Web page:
By Laura Hazard Owen, for NiemanLab
Different groups of Americans perceive news very differently: It depends on your race, gender, age, education level, and political affiliation, according to a new RAND survey of 2,543 Americans ages 21 and older. The research is part of RAND’s ongoing “Truth Decay” research.
There’s plenty here that won’t be surprising to people who’ve followed research from Pew and others: People who rely primarily on print and broadcast TV for news tend to be “significantly older,” those who rely primarily on online platforms for news are younger. But RAND fleshes these categories out additional demographic characteristics.
[ More Americans than ever are getting news from social media, even as they say social media makes news “worse” ]
Here are some of RAND’s findings:
— People whose primary news sources are social media and in-person contacts are generally younger and female, and they tend to have less education than a college degree and lower household incomes.
— People whose primary news sources are print publications and broadcast television tend to be significantly older, and they are less likely to be married.
— People whose primary news source is radio are significantly more likely to be male, less likely to be retired, and more likely to have a college degree.
— People whose primary news sources are online platforms are significantly younger, more likely to be male and have a college degree and higher income, and less likely to be black.
— Forty-four percent of respondents said they believe “the news is as reliable now as in the past”; 41 percent said it’s become less reliable. (And, yes, 15 percent think it’s gotten more reliable.) And this varies based on demographic:
Without attention to partisanship, respondents who were white, male, or retired or who had higher incomes or less than a college education were significantly more likely to believe the news is less reliable now (compared with as reliable as in the past). Conversely, women, racial or ethnic minorities, and those without college degrees were significantly more likely to say they believed that the news is more reliable now than in the past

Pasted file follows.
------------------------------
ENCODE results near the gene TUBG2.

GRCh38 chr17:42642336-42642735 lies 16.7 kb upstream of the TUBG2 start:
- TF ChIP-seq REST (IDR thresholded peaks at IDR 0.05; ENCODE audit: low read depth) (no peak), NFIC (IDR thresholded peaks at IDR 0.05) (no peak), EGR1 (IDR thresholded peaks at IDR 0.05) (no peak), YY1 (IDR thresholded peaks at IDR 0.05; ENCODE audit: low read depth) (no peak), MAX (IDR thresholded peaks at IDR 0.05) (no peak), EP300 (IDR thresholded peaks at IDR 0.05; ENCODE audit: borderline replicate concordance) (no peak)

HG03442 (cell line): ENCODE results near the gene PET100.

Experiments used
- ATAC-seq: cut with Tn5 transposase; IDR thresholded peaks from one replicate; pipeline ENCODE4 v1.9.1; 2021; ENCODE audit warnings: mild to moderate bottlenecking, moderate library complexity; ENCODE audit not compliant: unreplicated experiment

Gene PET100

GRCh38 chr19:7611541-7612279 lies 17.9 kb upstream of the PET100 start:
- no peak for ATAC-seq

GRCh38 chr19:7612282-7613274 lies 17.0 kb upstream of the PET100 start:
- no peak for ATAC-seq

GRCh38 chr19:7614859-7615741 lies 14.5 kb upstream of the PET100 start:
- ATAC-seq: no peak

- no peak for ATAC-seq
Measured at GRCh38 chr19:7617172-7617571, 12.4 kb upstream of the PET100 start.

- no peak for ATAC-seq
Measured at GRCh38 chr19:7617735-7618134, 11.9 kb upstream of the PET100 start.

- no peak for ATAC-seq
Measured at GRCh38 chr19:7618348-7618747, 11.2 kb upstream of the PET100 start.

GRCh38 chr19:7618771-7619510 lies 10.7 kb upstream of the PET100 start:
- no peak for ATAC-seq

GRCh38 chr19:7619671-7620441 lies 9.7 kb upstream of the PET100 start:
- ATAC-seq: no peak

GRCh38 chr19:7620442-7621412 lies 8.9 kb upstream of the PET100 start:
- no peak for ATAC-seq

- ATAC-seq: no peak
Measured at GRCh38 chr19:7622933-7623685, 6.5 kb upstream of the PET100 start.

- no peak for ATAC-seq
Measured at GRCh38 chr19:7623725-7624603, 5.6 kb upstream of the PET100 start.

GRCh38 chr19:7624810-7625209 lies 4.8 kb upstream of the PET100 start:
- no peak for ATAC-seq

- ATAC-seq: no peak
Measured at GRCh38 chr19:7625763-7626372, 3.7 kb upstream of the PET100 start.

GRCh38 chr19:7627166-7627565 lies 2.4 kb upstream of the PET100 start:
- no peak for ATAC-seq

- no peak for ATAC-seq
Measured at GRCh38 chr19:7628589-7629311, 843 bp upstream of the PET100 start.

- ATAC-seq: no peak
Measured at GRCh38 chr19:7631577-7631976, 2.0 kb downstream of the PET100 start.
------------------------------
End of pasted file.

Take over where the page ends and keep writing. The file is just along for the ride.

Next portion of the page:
Political affiliation is also a factor:
People who did not vote were less likely than others to report believing that the news is more reliable now than in the past; compared with Clinton voters, those who voted for anyone else were more than three times as likely to report a perception that the news is less reliable than in the past.
— Married people, and people who voted for someone other than Trump or Clinton, were much more likely to rate “obtaining news in person” as the most reliable method. (Married people were three times as likely to say this as nonmarried people; people who voted for someone other than Clinton or Trump were five times as likely to say this.)
— About a third of people get most of their news from platforms that they also believe are not the most reliable. “If we do not consider political characteristics, marriage is negatively associated with getting news from a reliable source,” the report’s authors note.
Social media/in-person news consumers are less likely to rely primarily on those sources that they rate as most reliable. They do not necessarily view social media or in-person sources as among the most reliable and yet still turn to these sources most often to get news. This suggests that — at least for this group of individuals (typically younger, female, white, and without a college degree) — news consumption might be driven less by perceived reliability of information and more by other factors.
We can only speculate on these factors, but literature suggests they might include interest, time, or willingness. As an example, we found that women were more likely to rely on social media and in-person channels but were not more likely to rate these channels as most reliable. One possible explanation (based on previous research on women, their daily demands, and their personal networks) is that women might find it more convenient to be informed about news through social channels (in-person, social media) that are more suited to their larger personal networks, higher levels of communication across those networks, and relative lack of leisure time compared with men.
Although this is consistent with the empirical results, it would need to be explored in more depth to directly support any conclusions.
The full report is here.
By Laura Hazard Owen, for NiemanLab